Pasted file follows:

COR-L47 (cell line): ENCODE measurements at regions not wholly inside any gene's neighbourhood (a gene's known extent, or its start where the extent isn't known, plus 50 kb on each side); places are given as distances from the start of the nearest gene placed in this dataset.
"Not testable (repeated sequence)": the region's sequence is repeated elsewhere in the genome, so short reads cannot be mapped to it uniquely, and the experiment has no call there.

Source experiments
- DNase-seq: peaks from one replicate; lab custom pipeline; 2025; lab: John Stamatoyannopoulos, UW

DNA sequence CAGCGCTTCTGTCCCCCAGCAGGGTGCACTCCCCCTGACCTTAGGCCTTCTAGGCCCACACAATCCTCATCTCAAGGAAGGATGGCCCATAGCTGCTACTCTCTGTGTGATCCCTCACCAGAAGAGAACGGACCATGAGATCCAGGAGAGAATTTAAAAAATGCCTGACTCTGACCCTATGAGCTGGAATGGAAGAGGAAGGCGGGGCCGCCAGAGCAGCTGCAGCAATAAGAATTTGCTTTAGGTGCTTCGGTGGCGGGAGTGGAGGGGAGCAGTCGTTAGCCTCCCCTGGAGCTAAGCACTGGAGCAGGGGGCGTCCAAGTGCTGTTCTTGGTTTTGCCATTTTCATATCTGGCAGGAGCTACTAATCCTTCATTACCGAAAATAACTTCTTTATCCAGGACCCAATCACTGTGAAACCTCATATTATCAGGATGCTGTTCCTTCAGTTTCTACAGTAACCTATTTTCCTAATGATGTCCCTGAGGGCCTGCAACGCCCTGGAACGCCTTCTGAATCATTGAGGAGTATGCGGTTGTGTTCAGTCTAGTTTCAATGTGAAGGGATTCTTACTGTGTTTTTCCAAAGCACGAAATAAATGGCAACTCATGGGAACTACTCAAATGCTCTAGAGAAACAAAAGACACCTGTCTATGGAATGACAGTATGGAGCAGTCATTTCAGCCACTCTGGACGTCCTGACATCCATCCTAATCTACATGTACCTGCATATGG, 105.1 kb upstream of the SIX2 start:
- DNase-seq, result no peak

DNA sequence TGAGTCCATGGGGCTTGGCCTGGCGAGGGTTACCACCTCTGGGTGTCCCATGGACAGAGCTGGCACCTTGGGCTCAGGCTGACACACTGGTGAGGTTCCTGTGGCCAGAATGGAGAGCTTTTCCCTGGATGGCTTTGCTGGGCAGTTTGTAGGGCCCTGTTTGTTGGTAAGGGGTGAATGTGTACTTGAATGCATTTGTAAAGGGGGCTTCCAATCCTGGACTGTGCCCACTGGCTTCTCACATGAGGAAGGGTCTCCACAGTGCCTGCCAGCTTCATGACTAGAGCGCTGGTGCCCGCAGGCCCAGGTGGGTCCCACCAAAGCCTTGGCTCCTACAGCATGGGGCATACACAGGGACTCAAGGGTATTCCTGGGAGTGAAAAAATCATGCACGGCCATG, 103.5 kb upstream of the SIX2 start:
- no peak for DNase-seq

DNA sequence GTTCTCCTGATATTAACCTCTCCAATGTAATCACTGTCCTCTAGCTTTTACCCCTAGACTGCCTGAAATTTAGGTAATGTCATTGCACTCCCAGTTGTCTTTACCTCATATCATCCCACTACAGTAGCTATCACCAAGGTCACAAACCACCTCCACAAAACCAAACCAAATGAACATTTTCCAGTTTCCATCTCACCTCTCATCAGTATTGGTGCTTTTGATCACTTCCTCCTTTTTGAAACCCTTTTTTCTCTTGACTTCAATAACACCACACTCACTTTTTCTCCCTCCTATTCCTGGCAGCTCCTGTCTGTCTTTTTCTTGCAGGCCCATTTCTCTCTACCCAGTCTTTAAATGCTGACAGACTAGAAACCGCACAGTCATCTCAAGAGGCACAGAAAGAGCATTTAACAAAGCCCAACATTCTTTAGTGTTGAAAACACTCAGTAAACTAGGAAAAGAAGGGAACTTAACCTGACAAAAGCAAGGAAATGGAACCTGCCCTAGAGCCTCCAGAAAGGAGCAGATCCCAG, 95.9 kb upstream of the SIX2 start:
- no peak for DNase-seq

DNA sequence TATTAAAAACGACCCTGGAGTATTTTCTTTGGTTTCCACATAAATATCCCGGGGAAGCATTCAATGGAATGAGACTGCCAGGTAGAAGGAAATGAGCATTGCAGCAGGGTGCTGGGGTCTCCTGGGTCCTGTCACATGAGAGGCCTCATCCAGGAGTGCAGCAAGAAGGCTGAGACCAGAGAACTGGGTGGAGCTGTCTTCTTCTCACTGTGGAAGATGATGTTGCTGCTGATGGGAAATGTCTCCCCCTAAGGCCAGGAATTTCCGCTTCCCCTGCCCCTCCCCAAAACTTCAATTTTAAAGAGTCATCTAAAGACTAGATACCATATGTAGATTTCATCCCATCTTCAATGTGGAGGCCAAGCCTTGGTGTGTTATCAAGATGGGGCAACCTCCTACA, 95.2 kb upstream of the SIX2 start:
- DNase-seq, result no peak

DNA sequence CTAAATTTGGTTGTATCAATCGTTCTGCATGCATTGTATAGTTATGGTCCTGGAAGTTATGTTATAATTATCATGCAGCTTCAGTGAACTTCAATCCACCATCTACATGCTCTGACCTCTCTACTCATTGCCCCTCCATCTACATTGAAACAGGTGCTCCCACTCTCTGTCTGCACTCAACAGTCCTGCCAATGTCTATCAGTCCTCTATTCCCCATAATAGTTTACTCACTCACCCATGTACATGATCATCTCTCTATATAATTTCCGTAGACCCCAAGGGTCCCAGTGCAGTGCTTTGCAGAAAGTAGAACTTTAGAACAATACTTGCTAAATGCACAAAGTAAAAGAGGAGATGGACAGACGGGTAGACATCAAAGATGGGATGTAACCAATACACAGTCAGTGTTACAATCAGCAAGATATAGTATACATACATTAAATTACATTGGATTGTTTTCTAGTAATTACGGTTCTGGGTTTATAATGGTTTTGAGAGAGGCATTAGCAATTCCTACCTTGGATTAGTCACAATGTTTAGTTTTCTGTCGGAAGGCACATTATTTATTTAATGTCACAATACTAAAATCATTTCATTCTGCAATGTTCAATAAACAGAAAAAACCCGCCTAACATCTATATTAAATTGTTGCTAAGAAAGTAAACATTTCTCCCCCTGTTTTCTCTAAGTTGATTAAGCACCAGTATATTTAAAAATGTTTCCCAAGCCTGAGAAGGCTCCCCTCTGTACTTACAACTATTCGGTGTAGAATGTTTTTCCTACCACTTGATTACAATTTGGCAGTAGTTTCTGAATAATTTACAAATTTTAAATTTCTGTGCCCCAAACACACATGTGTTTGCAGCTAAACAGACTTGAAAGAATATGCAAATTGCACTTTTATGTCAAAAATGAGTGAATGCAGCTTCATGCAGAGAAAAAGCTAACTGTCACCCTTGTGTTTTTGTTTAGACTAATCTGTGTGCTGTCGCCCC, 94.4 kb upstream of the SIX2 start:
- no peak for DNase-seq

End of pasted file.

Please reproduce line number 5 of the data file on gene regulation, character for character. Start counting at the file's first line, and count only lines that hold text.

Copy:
DNA sequence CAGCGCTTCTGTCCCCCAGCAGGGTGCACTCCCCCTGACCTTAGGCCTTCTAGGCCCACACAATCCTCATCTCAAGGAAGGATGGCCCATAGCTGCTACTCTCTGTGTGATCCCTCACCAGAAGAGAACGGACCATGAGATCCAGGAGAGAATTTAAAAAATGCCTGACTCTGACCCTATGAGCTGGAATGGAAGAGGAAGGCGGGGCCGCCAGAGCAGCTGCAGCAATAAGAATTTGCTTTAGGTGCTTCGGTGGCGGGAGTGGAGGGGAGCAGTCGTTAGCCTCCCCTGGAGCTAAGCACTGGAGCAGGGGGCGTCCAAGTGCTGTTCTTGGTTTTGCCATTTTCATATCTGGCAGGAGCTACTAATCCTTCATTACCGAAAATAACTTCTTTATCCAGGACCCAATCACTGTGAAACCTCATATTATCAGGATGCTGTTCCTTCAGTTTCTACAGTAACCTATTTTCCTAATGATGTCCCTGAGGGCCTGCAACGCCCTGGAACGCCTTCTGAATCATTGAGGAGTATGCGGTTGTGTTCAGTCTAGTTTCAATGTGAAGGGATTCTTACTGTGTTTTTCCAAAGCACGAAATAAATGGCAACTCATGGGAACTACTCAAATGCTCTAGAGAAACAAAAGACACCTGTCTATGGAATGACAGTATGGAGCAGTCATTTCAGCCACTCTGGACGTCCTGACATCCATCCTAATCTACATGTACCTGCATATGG, 105.1 kb upstream of the SIX2 start: